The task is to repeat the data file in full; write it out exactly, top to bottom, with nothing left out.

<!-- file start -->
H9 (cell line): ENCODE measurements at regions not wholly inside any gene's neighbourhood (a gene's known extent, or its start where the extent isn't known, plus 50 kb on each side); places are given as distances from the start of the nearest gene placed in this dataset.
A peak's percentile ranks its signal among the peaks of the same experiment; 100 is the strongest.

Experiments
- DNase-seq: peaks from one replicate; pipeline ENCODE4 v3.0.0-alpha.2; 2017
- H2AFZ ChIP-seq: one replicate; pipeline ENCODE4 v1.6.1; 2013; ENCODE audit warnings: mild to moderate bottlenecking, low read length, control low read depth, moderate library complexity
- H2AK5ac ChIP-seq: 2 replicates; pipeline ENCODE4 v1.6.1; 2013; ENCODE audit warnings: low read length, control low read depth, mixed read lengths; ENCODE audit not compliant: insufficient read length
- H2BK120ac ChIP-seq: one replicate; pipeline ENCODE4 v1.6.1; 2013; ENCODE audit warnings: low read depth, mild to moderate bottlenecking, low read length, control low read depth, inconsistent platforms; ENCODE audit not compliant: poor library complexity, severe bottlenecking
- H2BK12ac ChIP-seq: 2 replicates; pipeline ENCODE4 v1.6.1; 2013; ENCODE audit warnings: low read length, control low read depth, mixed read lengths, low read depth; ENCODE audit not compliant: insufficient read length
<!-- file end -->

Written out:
H9 (cell line): ENCODE measurements at regions not wholly inside any gene's neighbourhood (a gene's known extent, or its start where the extent isn't known, plus 50 kb on each side); places are given as distances from the start of the nearest gene placed in this dataset.
A peak's percentile ranks its signal among the peaks of the same experiment; 100 is the strongest.

Experiments
- DNase-seq: peaks from one replicate; pipeline ENCODE4 v3.0.0-alpha.2; 2017
- H2AFZ ChIP-seq: one replicate; pipeline ENCODE4 v1.6.1; 2013; ENCODE audit warnings: mild to moderate bottlenecking, low read length, control low read depth, moderate library complexity
- H2AK5ac ChIP-seq: 2 replicates; pipeline ENCODE4 v1.6.1; 2013; ENCODE audit warnings: low read length, control low read depth, mixed read lengths; ENCODE audit not compliant: insufficient read length
- H2BK120ac ChIP-seq: one replicate; pipeline ENCODE4 v1.6.1; 2013; ENCODE audit warnings: low read depth, mild to moderate bottlenecking, low read length, control low read depth, inconsistent platforms; ENCODE audit not compliant: poor library complexity, severe bottlenecking
- H2BK12ac ChIP-seq: 2 replicates; pipeline ENCODE4 v1.6.1; 2013; ENCODE audit warnings: low read length, control low read depth, mixed read lengths, low read depth; ENCODE audit not compliant: insufficient read length